Wednesday, after spending a hot, sticky, muggy, mosquito-harassed day doing equine assisted psychotherapy at our boys school, Cherokee Creek Boys School, where we have been going now for some 14 years, I decided to splurge and pamper myself a little. I went out to my local favorite Tex-Mex place here in Liberty, SC. A cold draught beers (XX Amber), AC, and Tex-Mex. I keep forgetting all the changes that restaurants have had to make to be safe and stay in business.
To put things into perspective, pretty much living a life of a hermit and alone, and being a good cook anyway, I usually prefer my own cooking. I seldom went out to dine before the pandemic. After it hit, I have since only gone out a few times. This also has to do some with trying to live more frugally and eco-friendly in my hermit lifestyle tradition.
At the restaurant, I sat down in the cool, dimly lit booth area where I like to sit–away usually from the larger dinning area–ordered my beer. It quickly came. After a few sips, I placed my order, deciding to try a new dish they had on their menu instead of my usual. Several minutes and sips later, out came the waitress with my order. She placed on my table, a styrofoam to go container that contained my food and a plastic fork. I looked at the order is disdain and disgust. If I hadn’t been drinking the beer, I would have picked up my “take-out” order and taken it home to eat.
Okay, now another bit of important background here. Trying to live a more eco-responsible lifestyle, I have quit doing business with any cafe, restaurant, or fast food, that serves with plastic and styrofoam. Plastic and styrofoam go into the landfills and just set there. It takes hundreds of years for styrofoam to decompose. Plastic even longer. You can’t recycle styrofoam. Some plastic you can thankfully. Also, as styrofoam and plastic decompose, they release toxic compounds to the surroundings, air, and eventually, water table itself. So nasty stuff.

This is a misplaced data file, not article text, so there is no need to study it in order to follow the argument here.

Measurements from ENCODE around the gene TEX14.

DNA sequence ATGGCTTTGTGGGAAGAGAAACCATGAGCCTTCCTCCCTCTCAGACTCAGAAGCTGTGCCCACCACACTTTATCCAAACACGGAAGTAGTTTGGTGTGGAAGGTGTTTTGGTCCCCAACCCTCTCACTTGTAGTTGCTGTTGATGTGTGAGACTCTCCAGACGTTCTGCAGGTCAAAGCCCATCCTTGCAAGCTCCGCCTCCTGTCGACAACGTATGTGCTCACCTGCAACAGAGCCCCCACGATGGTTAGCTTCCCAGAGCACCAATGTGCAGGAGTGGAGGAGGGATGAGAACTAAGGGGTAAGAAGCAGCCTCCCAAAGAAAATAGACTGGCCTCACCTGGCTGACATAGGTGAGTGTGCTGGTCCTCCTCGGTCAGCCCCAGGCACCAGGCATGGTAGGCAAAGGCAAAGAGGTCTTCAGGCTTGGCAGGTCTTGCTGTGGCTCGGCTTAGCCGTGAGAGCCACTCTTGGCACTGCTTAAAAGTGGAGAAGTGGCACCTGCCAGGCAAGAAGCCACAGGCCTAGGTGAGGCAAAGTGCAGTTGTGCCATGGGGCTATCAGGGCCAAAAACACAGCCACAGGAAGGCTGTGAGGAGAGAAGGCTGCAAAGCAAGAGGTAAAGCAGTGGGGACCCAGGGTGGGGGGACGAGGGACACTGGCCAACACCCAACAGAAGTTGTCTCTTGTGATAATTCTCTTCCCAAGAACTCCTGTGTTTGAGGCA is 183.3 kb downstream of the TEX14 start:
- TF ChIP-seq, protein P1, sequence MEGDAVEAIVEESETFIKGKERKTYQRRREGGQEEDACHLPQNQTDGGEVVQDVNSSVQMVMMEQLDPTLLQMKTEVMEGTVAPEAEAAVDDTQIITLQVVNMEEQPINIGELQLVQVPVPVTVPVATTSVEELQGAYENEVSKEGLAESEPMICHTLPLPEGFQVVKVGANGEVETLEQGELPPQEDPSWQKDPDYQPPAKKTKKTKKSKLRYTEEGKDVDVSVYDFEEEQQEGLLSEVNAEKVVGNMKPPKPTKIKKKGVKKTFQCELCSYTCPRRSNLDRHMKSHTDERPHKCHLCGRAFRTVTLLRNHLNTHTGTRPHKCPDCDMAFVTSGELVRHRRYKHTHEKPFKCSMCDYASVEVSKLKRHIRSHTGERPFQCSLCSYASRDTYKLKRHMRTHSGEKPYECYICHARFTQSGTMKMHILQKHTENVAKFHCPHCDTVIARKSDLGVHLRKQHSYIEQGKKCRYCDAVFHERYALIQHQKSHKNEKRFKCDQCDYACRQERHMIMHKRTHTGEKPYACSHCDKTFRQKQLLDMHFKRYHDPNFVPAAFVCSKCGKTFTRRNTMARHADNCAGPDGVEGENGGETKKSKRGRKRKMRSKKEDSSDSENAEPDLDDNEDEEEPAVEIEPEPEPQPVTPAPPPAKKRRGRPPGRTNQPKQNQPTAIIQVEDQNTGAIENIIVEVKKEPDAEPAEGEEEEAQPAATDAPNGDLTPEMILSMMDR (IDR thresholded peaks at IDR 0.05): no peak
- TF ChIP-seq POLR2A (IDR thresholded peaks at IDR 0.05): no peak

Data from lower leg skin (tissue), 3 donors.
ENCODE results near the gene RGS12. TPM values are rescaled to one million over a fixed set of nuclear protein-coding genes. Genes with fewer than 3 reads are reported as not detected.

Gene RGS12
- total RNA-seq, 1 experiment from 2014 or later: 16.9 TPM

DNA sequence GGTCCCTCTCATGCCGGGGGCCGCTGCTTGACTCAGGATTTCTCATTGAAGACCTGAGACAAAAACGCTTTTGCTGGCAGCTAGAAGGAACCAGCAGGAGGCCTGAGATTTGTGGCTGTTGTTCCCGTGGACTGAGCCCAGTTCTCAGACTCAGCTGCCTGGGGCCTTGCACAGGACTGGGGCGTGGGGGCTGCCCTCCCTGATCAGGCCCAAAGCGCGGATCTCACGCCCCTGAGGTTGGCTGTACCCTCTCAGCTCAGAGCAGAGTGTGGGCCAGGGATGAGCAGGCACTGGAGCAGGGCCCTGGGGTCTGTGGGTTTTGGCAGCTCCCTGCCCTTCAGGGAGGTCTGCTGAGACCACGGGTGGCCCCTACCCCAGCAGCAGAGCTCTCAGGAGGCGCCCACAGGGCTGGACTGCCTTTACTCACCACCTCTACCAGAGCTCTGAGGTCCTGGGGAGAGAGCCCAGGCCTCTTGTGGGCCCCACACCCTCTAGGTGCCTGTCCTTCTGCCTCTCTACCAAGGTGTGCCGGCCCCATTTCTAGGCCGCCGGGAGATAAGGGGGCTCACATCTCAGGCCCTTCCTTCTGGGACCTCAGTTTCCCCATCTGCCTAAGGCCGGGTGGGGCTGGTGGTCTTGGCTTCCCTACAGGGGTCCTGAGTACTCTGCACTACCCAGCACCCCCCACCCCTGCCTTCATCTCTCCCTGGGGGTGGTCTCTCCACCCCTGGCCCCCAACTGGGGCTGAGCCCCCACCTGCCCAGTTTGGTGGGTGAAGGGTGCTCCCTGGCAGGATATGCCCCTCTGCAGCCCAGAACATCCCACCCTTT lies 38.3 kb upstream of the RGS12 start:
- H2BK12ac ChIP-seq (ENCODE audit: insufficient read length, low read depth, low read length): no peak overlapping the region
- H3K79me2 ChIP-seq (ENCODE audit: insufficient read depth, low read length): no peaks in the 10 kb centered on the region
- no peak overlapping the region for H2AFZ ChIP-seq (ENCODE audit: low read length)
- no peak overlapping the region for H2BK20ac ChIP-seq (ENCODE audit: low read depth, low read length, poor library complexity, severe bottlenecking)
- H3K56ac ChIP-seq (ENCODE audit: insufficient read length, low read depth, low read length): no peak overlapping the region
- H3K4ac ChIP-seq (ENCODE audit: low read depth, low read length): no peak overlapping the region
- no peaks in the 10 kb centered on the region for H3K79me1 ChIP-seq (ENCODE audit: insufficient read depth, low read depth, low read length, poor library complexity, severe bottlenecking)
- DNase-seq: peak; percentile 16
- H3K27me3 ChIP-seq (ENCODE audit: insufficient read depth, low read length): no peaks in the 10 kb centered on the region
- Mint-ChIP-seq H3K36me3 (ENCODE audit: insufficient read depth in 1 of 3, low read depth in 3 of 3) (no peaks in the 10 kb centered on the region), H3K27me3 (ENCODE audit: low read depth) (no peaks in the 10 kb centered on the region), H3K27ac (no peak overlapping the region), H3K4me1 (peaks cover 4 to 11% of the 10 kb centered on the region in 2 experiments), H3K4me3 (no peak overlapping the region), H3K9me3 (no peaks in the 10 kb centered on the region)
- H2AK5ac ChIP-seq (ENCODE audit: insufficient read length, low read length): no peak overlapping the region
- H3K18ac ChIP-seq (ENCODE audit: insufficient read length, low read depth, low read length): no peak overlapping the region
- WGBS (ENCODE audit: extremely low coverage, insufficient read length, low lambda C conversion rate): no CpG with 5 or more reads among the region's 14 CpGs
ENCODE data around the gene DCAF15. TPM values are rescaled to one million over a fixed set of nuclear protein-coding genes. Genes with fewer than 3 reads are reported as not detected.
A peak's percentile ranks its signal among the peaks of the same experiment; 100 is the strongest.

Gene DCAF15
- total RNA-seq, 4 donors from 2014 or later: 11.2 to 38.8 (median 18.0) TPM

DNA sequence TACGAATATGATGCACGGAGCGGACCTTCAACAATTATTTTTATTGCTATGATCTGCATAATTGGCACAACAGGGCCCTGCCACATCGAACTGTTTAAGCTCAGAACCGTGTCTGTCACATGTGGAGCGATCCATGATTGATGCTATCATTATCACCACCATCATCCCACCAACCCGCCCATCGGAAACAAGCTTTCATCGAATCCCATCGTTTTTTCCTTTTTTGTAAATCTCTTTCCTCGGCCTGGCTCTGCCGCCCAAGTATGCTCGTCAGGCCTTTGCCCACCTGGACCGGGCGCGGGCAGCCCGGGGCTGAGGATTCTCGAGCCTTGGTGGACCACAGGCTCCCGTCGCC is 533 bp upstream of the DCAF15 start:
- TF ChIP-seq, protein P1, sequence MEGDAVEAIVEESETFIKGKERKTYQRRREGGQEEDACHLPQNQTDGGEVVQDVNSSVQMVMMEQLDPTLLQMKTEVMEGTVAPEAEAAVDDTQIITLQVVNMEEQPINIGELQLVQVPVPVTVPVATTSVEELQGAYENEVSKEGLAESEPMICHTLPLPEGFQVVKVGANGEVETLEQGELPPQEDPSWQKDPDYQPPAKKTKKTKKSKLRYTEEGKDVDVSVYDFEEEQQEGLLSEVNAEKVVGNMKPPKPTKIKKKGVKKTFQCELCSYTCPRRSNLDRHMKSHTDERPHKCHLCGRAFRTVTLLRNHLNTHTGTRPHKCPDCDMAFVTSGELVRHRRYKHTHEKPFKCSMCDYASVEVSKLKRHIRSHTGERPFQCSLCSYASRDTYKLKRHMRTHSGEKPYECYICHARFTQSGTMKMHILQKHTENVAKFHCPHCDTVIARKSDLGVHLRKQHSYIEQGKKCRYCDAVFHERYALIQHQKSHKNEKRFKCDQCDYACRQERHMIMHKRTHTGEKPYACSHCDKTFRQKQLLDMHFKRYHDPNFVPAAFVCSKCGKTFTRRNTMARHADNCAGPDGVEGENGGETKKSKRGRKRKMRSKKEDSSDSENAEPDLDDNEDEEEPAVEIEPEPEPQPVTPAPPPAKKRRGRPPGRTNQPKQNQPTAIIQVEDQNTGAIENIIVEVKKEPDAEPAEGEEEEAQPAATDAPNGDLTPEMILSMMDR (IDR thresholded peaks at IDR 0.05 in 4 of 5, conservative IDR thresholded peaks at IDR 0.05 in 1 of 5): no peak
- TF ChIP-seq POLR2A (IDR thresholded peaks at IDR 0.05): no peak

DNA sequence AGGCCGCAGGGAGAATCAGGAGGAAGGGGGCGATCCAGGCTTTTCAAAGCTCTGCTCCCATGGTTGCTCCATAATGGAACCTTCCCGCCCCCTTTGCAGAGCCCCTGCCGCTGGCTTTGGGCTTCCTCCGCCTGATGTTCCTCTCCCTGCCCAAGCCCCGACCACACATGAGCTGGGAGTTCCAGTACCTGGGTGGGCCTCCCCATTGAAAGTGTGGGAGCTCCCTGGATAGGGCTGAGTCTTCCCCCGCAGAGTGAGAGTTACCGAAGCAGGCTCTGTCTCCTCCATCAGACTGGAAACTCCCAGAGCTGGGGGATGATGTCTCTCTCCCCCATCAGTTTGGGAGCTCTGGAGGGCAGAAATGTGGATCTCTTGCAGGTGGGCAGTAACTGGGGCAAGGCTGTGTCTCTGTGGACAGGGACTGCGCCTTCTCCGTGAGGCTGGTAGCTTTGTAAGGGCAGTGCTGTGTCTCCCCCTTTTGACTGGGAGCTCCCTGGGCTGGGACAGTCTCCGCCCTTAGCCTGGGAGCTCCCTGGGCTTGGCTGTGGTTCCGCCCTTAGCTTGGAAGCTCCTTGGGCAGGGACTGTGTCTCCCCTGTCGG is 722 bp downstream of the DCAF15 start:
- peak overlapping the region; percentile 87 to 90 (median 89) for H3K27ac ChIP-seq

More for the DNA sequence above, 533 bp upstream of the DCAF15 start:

I carry my own take-home containers as I usually can’t or don’t want to finish whole meals when eating out. I take it home in my container, which is reusable. If I don’t want it, the dogs are always willing to do their share. I also carry in my man-bag flatware and stainless steel straws. I’ve done this for some time now, but the pandemic has made me even more conscientious about doing it. I carry a set in my truck and in my bicycle trailer, as I do face masks, and hand sterilizer.
Enters the coronavirus pandemic….
The restaurants, etc., are in a real bind. I understand that. They are fighting for their very survival, as are many American and people and business worldwide. Trying to be safe for both their employees and customers, many have switched to a styrofoam/plastic serving strategy. And, even though I bring my own containers, their safety dictates that they not use them. I even had a container with me when I sat down at the restaurant, and I thought, “If I known they had switched to styrofoam and plastic, I would have asked them to put the meal in my dish. After another sip or two on my beer and thinks, I thought, no, they would not be allowed to use my container. Sigh.
This places me in a moral/ethical delimma: I do occasionally like to dine out, but I DO NOT want to contribute to non-biodegradable waste and toxins to the landfills, which are quickly filling up. I’ve decided that before I go out to dine that I will call the cafe or restaurant to see if they are serving on non-biodegradables. If they are, ask if I can bring my own containers for them to use? If they won’t or can’t, then I will pass on eating out there. I may have few choices. I know that Five Guys, Paneras’, and Whole Foods use biodegradables (paper), but that’s a pretty limited choice.
Also, paper presents another dilemma. The same as presented about using plastic bags at the grocery store. It takes more energy to produce paper products than plastic ones. I am assuming the same holds for styrofoam. So, using paper increases the greenhouse gas issue even as it lessens the plastic/styrofoam problem. Sigh, again.
Life is about compromise. Choosing the lessers of evils is not always straightforward and easy.